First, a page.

Wednesday, January 5, 2011

Weekly Specials with Mary Anne

Here’s a little bit about me and my recipes and meal ideas. For various health reasons, I eat very low carb. This means no grains of any kind (no flour, pasta, ramen, rice, bread, noodles, corn, etc.), no sugar of any kind (no sugar, brown sugar, honey, molasses, etc.), no potatoes, and no low fat foods (they usually add sugar and starch when they take out the fat). In other words, none of the foods that are typically used to create inexpensive meals. Instead, I eat meat, vegetables, eggs, and dairy. By shopping the sales and knowing what’s cheapest where, I am able to eat this way and still keep my food costs fairly low.

The average food stamp (SNAP) benefit per person in Indiana in 2012 was $132.46, or about $4.40 per day. This was my target when I started this column. I figured $1.50 each for lunch and supper, and about $1.00 for breakfast. The other 40 cents was theoretically used for stocking up on things that are on sale or that you only need a little of at a time, like a bottle of oil. At the end of 2013, the food stamp benefits dropped by about 5.5%. I don't have actual figures for the average benefit after this drop, so I'm assuming $4.16, or 5.5% less than it was in 2012. I'm sticking with $1.50 per person for supper; I can't seem to get it any lower than that and have good, filling, nutritious meals without the fillers. That means that the 24 cents has to come from breakfast or lunch. I'm now using $1.25 for lunch and $1.00 for breakfast.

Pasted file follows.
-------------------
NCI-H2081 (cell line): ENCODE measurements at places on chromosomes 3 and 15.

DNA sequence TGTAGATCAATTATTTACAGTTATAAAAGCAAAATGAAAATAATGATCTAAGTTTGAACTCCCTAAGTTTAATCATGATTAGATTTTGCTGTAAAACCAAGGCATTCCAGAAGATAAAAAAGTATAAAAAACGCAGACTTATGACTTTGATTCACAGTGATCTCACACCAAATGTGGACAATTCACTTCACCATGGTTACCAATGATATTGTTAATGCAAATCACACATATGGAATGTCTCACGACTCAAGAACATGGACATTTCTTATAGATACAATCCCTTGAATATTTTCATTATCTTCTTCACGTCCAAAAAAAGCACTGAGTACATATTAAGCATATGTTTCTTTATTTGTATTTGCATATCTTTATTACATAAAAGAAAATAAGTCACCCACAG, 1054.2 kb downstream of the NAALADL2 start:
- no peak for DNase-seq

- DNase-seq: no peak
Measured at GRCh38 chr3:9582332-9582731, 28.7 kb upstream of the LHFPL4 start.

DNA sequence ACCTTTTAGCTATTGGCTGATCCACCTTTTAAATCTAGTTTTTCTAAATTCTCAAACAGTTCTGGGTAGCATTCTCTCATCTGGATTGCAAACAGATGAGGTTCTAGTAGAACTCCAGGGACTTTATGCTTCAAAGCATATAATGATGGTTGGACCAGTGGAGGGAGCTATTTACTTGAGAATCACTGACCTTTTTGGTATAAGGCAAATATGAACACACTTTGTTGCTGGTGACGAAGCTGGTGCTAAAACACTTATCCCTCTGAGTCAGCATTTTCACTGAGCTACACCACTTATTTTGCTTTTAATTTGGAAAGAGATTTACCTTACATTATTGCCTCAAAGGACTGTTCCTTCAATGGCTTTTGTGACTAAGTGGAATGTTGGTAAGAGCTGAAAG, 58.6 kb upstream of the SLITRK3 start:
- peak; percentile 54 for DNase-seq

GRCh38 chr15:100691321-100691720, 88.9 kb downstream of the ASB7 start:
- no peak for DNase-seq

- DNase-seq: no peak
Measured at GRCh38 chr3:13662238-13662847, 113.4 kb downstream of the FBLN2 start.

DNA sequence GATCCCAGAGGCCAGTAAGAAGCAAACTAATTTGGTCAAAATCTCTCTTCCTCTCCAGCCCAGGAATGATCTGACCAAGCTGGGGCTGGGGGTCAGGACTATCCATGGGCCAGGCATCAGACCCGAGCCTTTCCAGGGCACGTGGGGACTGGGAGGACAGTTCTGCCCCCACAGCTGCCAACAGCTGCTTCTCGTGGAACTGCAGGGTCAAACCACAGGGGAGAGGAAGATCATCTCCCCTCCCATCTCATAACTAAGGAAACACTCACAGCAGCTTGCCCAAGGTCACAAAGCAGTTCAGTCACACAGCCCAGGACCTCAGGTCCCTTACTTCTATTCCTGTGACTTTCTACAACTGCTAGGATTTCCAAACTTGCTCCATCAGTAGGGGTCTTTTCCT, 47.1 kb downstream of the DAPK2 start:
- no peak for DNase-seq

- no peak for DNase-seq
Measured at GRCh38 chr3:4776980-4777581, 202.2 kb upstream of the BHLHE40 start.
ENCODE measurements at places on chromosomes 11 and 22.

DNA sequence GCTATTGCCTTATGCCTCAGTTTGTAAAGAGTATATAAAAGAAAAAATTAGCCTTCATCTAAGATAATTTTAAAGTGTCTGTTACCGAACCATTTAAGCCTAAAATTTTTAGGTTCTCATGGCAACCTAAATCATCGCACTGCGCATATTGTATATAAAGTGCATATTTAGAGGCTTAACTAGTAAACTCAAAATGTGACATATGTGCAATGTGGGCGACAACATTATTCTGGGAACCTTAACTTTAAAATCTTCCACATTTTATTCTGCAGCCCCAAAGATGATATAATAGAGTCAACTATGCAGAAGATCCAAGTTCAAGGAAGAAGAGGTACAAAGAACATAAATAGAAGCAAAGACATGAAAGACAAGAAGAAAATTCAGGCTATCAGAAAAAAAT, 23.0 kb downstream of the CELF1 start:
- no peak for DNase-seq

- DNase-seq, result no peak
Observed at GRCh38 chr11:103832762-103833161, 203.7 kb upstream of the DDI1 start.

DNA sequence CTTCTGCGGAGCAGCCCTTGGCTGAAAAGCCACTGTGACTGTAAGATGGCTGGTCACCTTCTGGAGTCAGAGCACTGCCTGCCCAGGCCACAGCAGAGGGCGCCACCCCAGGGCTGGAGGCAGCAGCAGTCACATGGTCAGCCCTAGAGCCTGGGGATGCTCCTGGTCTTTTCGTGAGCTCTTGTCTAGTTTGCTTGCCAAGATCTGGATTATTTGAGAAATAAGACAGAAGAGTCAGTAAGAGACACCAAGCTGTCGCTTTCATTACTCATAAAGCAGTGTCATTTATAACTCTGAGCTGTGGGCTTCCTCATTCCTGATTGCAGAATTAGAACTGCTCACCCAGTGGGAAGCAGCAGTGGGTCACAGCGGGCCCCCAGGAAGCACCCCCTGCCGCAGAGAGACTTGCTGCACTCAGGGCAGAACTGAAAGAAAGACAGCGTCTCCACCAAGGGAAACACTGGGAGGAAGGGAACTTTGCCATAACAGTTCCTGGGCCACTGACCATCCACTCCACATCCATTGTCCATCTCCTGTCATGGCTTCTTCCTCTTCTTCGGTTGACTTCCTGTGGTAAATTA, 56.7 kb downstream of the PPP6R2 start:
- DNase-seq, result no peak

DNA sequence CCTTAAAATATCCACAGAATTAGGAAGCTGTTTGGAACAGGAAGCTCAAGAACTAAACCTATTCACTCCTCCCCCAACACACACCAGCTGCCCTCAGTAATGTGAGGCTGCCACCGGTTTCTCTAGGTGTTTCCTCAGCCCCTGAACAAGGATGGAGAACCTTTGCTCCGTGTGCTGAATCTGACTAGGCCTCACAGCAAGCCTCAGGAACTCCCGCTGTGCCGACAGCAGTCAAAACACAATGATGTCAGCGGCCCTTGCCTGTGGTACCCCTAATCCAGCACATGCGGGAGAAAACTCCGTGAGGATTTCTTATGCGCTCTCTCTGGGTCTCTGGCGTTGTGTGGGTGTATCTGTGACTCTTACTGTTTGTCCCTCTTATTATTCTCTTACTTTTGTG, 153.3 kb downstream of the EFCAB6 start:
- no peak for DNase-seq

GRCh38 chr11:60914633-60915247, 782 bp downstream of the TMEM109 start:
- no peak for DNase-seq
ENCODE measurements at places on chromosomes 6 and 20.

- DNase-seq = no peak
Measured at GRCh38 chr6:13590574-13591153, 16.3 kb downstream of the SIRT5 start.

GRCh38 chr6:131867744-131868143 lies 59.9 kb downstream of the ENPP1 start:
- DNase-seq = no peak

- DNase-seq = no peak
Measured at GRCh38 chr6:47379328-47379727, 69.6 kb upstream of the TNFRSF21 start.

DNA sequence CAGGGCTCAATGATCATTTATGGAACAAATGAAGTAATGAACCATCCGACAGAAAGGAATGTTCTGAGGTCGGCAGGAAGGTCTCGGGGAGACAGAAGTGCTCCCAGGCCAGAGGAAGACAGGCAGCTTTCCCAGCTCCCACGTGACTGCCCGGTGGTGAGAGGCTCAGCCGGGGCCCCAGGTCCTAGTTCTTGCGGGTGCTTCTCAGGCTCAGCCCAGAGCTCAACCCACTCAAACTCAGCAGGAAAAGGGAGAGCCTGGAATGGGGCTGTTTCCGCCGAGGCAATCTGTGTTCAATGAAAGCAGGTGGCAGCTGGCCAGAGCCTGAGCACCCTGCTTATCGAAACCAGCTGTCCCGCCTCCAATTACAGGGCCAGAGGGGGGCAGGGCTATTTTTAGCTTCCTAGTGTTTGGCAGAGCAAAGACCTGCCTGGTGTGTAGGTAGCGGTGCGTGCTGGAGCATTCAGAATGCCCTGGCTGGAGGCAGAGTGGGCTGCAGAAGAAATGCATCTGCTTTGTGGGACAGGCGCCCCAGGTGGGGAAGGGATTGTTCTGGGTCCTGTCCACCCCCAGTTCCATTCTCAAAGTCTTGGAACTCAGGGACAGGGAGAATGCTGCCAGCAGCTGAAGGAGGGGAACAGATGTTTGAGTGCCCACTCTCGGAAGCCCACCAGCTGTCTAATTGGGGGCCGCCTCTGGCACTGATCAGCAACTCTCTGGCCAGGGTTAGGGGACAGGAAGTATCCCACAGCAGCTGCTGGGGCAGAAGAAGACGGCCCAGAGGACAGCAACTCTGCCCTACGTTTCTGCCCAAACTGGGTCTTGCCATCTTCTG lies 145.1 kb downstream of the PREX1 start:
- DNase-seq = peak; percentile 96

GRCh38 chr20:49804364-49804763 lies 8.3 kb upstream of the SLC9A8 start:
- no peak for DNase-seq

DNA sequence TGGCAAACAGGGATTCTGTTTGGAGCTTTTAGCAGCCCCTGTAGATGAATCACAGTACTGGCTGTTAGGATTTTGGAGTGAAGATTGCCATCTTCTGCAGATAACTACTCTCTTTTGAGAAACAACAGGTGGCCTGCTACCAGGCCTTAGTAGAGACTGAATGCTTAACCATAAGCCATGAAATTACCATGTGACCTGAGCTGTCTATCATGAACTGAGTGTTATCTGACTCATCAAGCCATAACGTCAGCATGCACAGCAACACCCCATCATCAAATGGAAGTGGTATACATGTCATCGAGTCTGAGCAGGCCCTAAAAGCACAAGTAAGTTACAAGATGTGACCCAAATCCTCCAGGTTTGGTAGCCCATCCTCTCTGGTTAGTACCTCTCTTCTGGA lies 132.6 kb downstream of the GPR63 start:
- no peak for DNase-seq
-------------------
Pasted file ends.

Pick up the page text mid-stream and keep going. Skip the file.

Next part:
Most of my menus are right at $1.50 per serving, for an entire meal. This is using the most recent prices I have for all of the ingredients – the sales prices if there are any, or other actual current prices. This does sometimes involve going to several stores to get the cheapest prices. With the exception of things on sale, I usually shop at Walmart, Aldi and the Farmers Market. You may be able to get some of the things I use at Mother Hubbard’s Cupboard, or other food pantries. My costs assume that you have to buy everything. You may be able to get food at the Farmers Market for half price by converting food stamps to market vouchers. I assume that you are paying full price.

Sorting through all of the recipes online to find the cheapest good recipes that don’t use grains, sugars or potatoes is time-consuming. I love to cook and to look up new recipes, so I have a lot of recipes already. I hope you find this column helpful.*

Mary Anne

Update 8/14 - Average food stamp benefits received in April and May of this year were $4.00 per person per day. I'll be working with that figure from now on.

Budget Basics and the Food Stamp Challenge

Vegetarian Zucchini

Pork Loin and Pork Chops

Chicken Breasts

Chicken Legs and Fruit Salad

Ground Beef (and a few raspberries)

Chicken Thighs

Chicken Salads

Memorial Day Picnics

Add Some Spice with Chorizo

Summertime and the Grillin' is Easy

Cinco de Mayo

Menus for a Week on a Budget

Eggs, Eggs, and More Eggs!

Celebrating Springtime

What? Pork Chops Again?!

Where's the Budget Ground Beef?

Grilled and Roasted Split Chicken Breasts

Something Fishy

Pork Chops

What Do We Do with the Veggies?

Chicken Leg Quarters and Leftover Chicken

Herbs and Spices and Fish Stew

Super Bowl Snacks on a Budget

Pork Chops

Chicken Breasts

Lucky New Year's Foods

You Mean There's Still More Ham Left?!

Hamming It Up

Nothing Warms You Up Like Chicken Soup

Thanksgiving Dinner for 12 (and lots of leftovers!) for under $50

Thanksgiving Leftovers

Cheap Fish

I Hate to Cook Chicken!

Chicken Thighs

*This section is under construction. We will post an archive of Mary Anne's Column in the coming weeks/months.

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